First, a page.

Both a Church and a Town Get Founded at the Same Time
In the cases of Altenburg and Frohna, you can point to the same year as the date of their founding. Those towns and their churches were founded in 1839. For Lobethal and the Lutheran church located there, the year of their founding was 1842. In 1914, Altenburg and Frohna, along with their churches, celebrated their 175th anniversaries. Lobethal celebrated their 175th anniversary just last year. Here is a photo of that celebration. The photo was taken in front of their Lutheran church.
First Permanent Church Completed in 1845
In both Altenburg and Lobethal, their first permanent church buildings were dedicated in 1845.
I happen to think, from the photos I have been able to find, that the area around Lobethal looks very similar to the geographical features of East Perry County. Here is a panoramic shot of a rural setting near Lobethal.
Look familiar? It’s just good that you don’t see any automobiles driving on the “wrong” side of the road.
Preserving Their History
Lobethal is another old Lutheran community that has considered it important to preserve their heritage. Amazingly, both have centered their preservation efforts around maintaining their original seminaries. This museum can be found in Lobethal.
The plaque you see on the wall near the door can be seen enlarged here.
If you enter this museum, you discover that the entire original seminary can be found there.
Here at the Lutheran Heritage Center & Museum in Altenburg, we, too, have preserved our original seminary, but is an outdoor exhibit. Here are some more photos from inside the museum in Lobethal.
Here we see the entrance to the old seminary.
I will just mention in passing that their original seminary did indeed have a window on the front. The Log Cabin College in Altenburg did not.
This plaque can be seen as you enter their seminary building. It commemorates the contributions of Rev. Fritzsche in the establishment of this seminary.
Upon entering this seminary, you can find other artifacts from its founding. This is an advantage of having the whole building inside their museum where they can keep these artifacts more secure and in a climate controlled environment.
Here is another feature you find in both their seminary and ours. In each one, you find a set of steps leading up to a loft. Their seminary may also have been used in its early days to house some professors.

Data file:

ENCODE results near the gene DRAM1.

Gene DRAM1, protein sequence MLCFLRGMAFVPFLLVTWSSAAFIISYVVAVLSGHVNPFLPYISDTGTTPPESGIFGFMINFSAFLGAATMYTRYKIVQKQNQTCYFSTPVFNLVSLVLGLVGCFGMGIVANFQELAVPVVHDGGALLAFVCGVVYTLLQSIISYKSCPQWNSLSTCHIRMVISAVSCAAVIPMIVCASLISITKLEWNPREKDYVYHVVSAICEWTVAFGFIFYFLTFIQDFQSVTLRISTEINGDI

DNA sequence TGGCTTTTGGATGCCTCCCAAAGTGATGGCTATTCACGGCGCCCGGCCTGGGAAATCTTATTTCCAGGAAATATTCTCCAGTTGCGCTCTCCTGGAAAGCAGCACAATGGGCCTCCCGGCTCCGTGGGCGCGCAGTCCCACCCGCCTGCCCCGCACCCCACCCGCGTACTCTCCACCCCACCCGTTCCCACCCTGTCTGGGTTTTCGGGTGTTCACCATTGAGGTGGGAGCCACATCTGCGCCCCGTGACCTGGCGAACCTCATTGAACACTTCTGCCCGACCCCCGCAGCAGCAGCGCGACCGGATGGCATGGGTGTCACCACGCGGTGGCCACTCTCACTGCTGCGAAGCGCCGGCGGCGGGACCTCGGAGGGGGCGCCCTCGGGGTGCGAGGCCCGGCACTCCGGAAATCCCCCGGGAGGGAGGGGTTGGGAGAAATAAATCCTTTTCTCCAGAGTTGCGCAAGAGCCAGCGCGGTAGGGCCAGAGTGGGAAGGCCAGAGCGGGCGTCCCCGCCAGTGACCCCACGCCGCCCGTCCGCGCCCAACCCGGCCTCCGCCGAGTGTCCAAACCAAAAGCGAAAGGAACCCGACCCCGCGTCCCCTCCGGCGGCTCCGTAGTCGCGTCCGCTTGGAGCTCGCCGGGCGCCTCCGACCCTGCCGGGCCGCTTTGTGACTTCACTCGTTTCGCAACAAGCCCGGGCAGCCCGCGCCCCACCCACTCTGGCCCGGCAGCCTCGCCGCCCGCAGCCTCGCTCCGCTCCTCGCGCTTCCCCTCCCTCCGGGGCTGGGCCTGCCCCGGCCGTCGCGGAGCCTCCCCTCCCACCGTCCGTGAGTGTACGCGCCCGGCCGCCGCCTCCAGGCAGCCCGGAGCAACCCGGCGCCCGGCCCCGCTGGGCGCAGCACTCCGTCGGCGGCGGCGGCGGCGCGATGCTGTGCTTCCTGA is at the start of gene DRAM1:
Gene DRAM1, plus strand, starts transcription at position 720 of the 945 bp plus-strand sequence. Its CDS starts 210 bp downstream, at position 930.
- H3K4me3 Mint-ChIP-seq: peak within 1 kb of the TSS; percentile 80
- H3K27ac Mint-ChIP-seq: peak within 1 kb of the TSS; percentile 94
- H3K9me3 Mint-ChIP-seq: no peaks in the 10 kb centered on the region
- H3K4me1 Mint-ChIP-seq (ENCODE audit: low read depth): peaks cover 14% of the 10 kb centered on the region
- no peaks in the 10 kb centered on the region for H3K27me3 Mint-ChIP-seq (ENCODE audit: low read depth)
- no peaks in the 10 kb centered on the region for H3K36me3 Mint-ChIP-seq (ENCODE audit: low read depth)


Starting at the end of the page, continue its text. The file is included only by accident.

Other Similar Names
When you look at the names on the passenger list for the Lobethal settlers, or the names found in their cemetery, you find names that are the same or similar to ones which have been found here in East Perry County. I found this gravestone in their cemetery to be of interest.
Speaking of gravestones, below is a portion of the gravestone for Rev. G.D. Fritzsche.
There seems to be some sort of confusion about the spelling of his name. On this memorial, you can see a small “z” that almost appears like it was added later. There is also this memorial that has been erected in another location in Lobethal in honor of Rev. Fritzsche.
One last amazing similarity. Found on this monument you can find the Bible passage from Hebrews 13:7. That is the same verse that was used here on a monument that can be found near the Log Cabin College. That memorial recognizes the contributions of three men so important to us: Rev. Gotthold Loeber, Dr. C.F.W. Walther, and Martin Luther.
I am fascinated by this Australian story. This post is a little late today because I kept finding more information about this town’s history. In this post, I have kept their story quite concise. I am going to include here a few other places on the internet which give more information about this special place down under.
Here is the website of the Lutheran museum in Lobethal.
Here are a few other sites that contain interesting information and photos.
You also might enjoy this video documentary of some famous races that took place in Lobethal many years ago. Even if you do not enjoy racing, you may get a feel for the Lobethal area and its history.
I also cannot resist sharing another video about the Lobethal Bierhaus, a brewery now located there. At the very beginning of the video are some photos of the Kleinschmidt Brewery that was started by one of the original immigrants to that town.